My father was one of the millions of Americans who were dropped by their health insurance provider. He and his wife work for themselves, so they’ve carried an expensive individual policy. In November of last year, he received notice that his policy was going to be dropped, giving him until December 31st to find a new one or upgrade to a different policy within the same insurance company. Around the same time, my husband lost his job. Since I am self-employed, that meant that we were suddenly in the market for new healthcare as well, trying to figure out what we were supposed to do next.
We are fortunate in that Paul served in the Navy, so we were able to call USAA. Even more fortunate was that we found a health insurance rep with them who knew the ins and outs of the healthcare law and the changes to come. He was able to estimate the subsidy we were eligible for on the Healthcare Marketplace versus the cost of us going through USAA so that we could compare pricing at a time when we were very price-conscious. He also briefly explained the metallic plans, and how we would be able to keep our plan through them until December of 2014, at which point we would have to convert to a metallic-grade plan.
But guess what? No matter how well-versed this man was, or how well he knew the new healthcare law, it’s been constantly changing. The conversation we had just last November is probably not very relevant right now.
For our sake, and your sake, I’d like to highlight several key changes that have been made to the Affordable Care Act, or Obamacare, over the last year. We all need to keep up with this, and to be honest, it’s a bit confusing with changing deadlines, changing priorities, changing benefits, etc.
Obamacare Deadline Extended
The deadline for Obamacare open enrollment to sign up for health insurance was originally scheduled for today, March 31, 2014. However, as long as you start the process today and check the “special enrollment” box, you’ll be able to finish your enrollment later on a date to be determined.
Changes that Have Been Made to Obamacare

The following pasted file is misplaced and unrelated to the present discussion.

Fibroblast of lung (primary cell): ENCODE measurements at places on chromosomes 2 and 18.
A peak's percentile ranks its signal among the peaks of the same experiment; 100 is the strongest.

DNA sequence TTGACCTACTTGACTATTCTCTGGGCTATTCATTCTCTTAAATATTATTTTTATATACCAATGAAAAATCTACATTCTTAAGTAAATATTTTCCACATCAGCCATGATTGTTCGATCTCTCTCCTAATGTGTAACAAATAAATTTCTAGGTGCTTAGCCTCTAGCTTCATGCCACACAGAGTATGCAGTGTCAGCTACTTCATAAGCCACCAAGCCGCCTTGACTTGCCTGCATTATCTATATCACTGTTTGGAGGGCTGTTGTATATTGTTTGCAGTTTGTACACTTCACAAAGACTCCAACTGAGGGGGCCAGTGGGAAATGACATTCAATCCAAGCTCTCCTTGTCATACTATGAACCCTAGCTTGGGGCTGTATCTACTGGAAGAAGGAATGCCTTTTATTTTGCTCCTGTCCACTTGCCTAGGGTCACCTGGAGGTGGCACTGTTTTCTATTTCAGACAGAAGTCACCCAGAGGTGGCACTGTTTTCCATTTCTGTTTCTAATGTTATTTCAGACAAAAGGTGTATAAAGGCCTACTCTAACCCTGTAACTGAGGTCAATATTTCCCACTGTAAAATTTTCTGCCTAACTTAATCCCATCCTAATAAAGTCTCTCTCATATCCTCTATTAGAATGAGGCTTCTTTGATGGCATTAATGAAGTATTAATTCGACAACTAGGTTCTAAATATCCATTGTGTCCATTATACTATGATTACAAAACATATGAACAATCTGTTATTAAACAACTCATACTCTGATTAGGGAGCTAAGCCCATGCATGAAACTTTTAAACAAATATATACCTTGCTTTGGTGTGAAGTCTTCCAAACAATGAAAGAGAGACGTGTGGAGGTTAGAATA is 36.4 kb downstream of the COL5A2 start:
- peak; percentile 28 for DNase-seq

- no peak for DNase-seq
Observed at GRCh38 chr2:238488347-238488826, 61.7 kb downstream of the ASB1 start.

Additional changes to Obamacare include:
- Two-Year Hardship Exemption to those Who Lost Health Insurance: My father was quite upset about losing his health insurance plan. Losing your plan at a time when so much is changing in healthcare leaves you feeling quite vulnerable–I would know. Adding insult to injury is the fact that even if you lost your healthcare coverage through no fault of your own, you have to find a new plan or else be penalized through the Individual Mandate. Just recently, this deadline was extended for two more years to people who lost their coverage. So for two more years, people can either reapply for the plans they were taken off of (though it’s up to the insurance companies whether or not they still want to offer plans that are not compliant with the new law), they can get what’s known as a catastrophic plan, or they can forego health insurance all together. If this fits your situation, then you have to fill out a form in order to have this exemption (form/information pending).
- Delayed Employer Mandate: Under the Affordable Care Act, employers with more than 50 full-time employees are mandated to offer health insurance. Otherwise, they will have to pay a $2,000 penalty per employee. There is also a substantial reporting requirement attached to this. Larger businesses generally carry health insurance for their employees, so this mandate was specifically for smaller businesses and start-up companies. This penalty has now been delayed until January 2015.
- Delayed Small Business Federal Exchange: The availability of the online small business exchange marketplace, also known as the SHOP exchange, is delayed until December 2014 at the earliest. Until this marketplace website is ready, small employers have to continue to apply through an agent, broker or directly through an insurer to enroll in compliant federal marketplace plans.
- Rules for Equal Coverage Offered by Employers Delayed: Some employers offer their top executives better health care plans and/or coverage than the rest of the employees. With the Affordable Health Care Act, this is prohibited, mainly because the government provides a substantial tax break for employer-sponsored insurance and believes that there needs to be fairness and equality in these subsidized plans. Except that the implementation and rules of how this is going to work have been delayed.
- Extended Coverage of TRICARE for Adult Children: TRICARE, the military’s health insurance, is now covering adult children up to the age of 26 in certain circumstances instead of 21 (which was originally in the law).
Did you lose your health insurance recently? How was your experience finding a new plan?